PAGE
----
It’s been almost a month since the Japanese island of Kyushu earthquakes and record-breaking number of aftershocks. The high-speed train recently resumed its regular schedule, and although there are still considerable humanitarian and housing issues, industry is moving to quickly resume production and meet global demands. The long-term impact of these disruptions has yet to be measured due to ongoing repairs and questions around supply after May, however, there are important reminders from the disaster for the global electronics supply chain.
Toyota announced that it has resumed all of its automotive assembly production, according to the Nikkei Asian Review. However, the issue of parts supply lingers and may affect production over the next quarter, depending on sourcing capabilities of Toyota’s subcontractors. Similarly, Honda has announced that it will move in phases toward full resumption of production. Unlike Toyota, Honda has stated that there was severe damage to some buildings and equipment, requiring repairs that will stall full resumption until mid-August, particularly for the Honda motorcycle plant.
One critical reminder during disruptions and disasters today is that news is nearly instantaneous. Widespread access to information is not only a truism; it is a core component of risk mitigation strategies. Market opportunities are not gauged in core capabilities and strengths alone, the level to which a company is agile and is directly related to the speed and accessibility of information dissemination. It is information that allows for strategic actions to ensure continuity and delimit disruptions to business operations. Agility is typically considered from a reactionary perspective, one of an agility to dodge or work around sudden events that could have negative impacts. What would it take to instead engage proactive risk mitigation?
Visibility and agility are the antidotes to disruptions and to negative operations and process flow events. How is this Holy Grail acquired? Simply put, structured, b2b data sharing. The recent disaster in Japan underscores some of the capabilities and shortcomings in visibility and agility that affect sourcing along the global electronics supply chain for sourcing. While news of the seismic events and photo images of the aftermath were readily available, visibility into the dominos along the supply chain network of subcontractors, parts and materials suppliers, and even the major OEMs continue to be lacking. The dearth of solid information, hence visibility, into just which subcontractors, equipment, facilities and so forth that were impacted adds significant uncertainty to both immediate and longer-term procurement. If we do not know which Tier 2 or 3 suppliers are unable to deliver, we do not know what parts will experience shortages and whether there are alternatives in the global marketplace.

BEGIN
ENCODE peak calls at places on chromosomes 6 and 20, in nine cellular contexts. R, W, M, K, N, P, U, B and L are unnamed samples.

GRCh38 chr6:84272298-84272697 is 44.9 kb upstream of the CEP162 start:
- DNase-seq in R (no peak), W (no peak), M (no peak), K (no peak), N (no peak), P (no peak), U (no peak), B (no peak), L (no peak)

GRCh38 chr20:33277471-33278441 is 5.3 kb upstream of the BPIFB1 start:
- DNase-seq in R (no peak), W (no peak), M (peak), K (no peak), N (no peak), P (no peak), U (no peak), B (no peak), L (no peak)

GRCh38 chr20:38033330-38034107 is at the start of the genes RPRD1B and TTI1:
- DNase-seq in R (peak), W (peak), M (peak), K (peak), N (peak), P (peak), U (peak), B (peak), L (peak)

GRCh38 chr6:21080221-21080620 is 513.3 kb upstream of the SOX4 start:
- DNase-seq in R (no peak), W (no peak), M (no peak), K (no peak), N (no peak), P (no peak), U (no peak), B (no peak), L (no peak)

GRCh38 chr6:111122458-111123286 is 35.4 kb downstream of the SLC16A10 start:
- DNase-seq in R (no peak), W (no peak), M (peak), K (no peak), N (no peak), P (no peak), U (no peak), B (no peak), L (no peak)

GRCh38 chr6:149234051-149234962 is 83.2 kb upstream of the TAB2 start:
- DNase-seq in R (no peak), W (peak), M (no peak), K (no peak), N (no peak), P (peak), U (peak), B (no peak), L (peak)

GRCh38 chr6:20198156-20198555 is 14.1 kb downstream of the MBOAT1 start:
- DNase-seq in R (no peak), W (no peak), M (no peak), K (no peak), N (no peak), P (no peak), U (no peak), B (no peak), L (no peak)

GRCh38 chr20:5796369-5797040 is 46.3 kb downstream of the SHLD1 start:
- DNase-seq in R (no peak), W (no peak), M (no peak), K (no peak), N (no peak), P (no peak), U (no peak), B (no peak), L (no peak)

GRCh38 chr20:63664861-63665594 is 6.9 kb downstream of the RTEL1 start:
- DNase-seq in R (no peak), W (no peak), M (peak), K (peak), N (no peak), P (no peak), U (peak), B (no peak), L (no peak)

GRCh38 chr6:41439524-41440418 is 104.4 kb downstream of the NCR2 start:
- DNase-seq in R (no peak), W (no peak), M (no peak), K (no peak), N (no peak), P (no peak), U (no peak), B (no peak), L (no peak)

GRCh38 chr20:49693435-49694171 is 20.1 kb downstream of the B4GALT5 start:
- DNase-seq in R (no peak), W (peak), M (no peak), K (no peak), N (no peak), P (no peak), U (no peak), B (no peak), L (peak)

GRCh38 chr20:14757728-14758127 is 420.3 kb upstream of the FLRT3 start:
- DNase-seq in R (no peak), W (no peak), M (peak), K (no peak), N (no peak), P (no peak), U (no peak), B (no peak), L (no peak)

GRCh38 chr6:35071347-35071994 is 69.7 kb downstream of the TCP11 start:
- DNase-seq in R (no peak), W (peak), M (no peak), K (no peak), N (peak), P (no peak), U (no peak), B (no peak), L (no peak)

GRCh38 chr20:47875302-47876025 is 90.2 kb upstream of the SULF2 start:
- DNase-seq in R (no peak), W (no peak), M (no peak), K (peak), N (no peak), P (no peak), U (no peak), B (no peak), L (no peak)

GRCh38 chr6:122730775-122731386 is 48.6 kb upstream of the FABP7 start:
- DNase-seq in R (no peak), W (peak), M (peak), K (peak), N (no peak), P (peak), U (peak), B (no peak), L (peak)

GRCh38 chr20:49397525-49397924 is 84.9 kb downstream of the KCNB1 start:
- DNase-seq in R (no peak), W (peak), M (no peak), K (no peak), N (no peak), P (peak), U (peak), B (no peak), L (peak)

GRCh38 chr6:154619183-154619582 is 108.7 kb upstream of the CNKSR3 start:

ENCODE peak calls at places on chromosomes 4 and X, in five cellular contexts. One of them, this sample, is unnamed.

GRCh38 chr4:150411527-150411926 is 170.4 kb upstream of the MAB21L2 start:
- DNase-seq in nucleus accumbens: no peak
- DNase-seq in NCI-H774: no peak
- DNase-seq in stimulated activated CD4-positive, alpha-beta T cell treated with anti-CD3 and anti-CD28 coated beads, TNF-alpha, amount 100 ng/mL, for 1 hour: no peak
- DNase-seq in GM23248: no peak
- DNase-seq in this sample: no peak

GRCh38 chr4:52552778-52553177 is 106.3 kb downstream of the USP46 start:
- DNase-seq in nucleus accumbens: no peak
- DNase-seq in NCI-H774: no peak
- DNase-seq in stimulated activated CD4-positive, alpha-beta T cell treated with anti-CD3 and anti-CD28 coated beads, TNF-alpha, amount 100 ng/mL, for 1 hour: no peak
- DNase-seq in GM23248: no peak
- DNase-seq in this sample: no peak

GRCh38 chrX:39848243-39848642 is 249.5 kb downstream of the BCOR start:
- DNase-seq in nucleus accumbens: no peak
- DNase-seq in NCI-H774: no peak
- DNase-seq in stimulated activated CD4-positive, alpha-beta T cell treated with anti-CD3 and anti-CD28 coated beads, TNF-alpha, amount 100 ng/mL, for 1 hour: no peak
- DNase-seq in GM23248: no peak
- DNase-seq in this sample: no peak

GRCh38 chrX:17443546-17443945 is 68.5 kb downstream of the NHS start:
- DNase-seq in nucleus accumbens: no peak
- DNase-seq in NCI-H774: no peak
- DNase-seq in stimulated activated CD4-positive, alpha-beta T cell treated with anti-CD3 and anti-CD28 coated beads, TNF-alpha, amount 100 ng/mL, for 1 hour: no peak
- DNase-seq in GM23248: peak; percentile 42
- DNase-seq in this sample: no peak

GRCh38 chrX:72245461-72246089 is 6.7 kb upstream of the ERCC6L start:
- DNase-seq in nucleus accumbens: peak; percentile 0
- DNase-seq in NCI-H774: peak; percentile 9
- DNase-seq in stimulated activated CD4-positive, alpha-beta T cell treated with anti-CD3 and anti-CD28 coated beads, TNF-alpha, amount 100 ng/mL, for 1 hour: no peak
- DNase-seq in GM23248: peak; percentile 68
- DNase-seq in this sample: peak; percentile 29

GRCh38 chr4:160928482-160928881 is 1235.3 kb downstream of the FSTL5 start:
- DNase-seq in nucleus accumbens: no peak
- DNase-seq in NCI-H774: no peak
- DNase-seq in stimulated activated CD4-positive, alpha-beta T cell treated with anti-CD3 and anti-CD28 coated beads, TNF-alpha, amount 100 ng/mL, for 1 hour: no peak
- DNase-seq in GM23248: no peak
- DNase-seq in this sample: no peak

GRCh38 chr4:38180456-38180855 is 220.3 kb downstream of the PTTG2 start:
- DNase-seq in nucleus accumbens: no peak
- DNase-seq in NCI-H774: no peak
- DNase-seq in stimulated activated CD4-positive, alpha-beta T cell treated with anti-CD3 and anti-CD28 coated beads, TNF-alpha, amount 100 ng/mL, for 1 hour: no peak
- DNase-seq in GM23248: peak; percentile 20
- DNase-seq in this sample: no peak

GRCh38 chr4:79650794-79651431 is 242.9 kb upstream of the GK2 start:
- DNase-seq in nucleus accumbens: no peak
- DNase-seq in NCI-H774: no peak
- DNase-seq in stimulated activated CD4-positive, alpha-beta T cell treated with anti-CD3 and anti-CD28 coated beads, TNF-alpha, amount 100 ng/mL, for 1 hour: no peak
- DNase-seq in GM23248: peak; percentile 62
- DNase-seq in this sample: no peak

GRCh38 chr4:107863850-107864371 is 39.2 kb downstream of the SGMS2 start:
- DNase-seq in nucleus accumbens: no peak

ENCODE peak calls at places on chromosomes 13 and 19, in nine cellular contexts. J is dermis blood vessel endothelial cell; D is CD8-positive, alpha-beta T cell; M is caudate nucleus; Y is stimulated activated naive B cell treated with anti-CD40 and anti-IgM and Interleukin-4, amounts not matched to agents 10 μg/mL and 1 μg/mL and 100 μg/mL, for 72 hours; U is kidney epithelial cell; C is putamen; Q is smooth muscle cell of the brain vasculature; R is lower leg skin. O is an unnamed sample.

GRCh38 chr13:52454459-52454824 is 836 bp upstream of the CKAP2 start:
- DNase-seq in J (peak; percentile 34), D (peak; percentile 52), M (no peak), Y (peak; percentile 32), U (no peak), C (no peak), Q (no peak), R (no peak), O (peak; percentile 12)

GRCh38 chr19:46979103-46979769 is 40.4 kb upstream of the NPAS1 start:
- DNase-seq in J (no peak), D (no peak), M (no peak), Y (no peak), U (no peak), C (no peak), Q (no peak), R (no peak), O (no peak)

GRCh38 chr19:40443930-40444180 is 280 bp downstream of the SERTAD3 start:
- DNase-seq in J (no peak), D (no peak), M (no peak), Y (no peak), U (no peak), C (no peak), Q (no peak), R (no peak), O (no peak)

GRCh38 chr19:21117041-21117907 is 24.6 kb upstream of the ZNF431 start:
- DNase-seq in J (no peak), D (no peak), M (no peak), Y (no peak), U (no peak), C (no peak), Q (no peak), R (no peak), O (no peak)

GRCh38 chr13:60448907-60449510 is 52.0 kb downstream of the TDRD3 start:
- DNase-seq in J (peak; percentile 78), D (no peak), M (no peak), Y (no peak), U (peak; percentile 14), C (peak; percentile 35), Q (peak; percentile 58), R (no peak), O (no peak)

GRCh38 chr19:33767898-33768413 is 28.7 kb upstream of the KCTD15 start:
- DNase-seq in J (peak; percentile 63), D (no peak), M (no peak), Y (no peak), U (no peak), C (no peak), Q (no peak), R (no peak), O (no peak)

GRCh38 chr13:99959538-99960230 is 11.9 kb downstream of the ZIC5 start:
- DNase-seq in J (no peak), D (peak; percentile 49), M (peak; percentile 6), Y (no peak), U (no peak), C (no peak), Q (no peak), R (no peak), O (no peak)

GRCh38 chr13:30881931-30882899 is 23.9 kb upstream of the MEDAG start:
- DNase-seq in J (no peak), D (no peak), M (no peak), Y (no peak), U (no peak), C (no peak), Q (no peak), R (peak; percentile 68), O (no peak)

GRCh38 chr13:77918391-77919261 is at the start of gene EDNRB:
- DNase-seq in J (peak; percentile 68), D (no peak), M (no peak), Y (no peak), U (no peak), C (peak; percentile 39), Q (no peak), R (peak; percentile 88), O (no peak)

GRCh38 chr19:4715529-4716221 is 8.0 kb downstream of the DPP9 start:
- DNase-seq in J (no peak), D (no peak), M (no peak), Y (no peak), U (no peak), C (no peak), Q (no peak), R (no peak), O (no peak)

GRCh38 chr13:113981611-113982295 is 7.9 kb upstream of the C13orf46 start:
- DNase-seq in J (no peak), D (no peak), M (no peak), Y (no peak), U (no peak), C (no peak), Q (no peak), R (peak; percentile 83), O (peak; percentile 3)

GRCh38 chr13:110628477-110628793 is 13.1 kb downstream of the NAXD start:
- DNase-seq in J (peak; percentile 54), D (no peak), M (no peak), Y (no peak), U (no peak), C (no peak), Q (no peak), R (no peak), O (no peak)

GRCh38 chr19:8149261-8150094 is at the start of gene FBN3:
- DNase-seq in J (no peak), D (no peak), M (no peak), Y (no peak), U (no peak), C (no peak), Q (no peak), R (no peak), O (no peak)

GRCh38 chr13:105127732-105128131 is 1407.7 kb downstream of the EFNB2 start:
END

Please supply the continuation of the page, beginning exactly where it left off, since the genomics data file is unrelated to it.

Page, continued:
There are many solutions to this roadblock to information that clouds our visibility into supply chain operations and procurement (O&P) options. Among the solutions that improve visibility and agility to support proactive risk mitigation strategies include, but are not limited to, the following:
- Include online electronic marketplaces as sourcing options: Among options for regular sourcing as well as alternate sourcing are the greatly expanded online marketplaces, particularly those that are part of the authorized/franchised, hence fully warrantied and full provenance parts, such as Verical. These marketplaces offer tremendous agility for routine sourcing as well as during shortage events due to their on-hand stock, extended aisle product mix and cross-referenced parts.
- Dual/multiple supplier strategies that are enacted and cemented as part of normal business operations: Ensure deep supply chain partnerships that are fully audited and integrated as part of regular business operations, likely favoring one for efficiency purposes, but holding other(s) suppliers/distributors as regular partners. Have alternate partners active, integrated, and current with business O&P to improve agility should a supplier be affected by disruption/disaster events. Including long-standing leaders from the independent distribution channel, such as Smith & Associates, is one solution example for adopting multi-partner sourcing options
- Supply chain mapping and visualization: Gaining in awareness and popularity are supply chain mapping and visualization tools. Whether as a SaaS tool or company, supply chain mapping gives companies real visibility into their entire network and, importantly, into the labyrinth of subcontractors linked at outer network tiers. Resilinc is one example of extensive mapping capabilities. The more granular the data shared about events at all supply chain nodes, the greater the opportunity to be proactive versus reactive in the face of business continuity events.
To be sure, there are many supply chain risk mitigation strategies available; the goal however, should be focused on improved visibility to ensure agility and proactive plan engagement. Success in today’s hotly competitive global market is measured in milliseconds of data transmission, not just in fiscal balance sheets. Supply disruption is not unique to the situation in Japan, nor to the effected automotive electronics and CMOS sectors. This serves as a reminder to ensure risk mitigation strategies are proactive and that your business is ahead of the global information wave.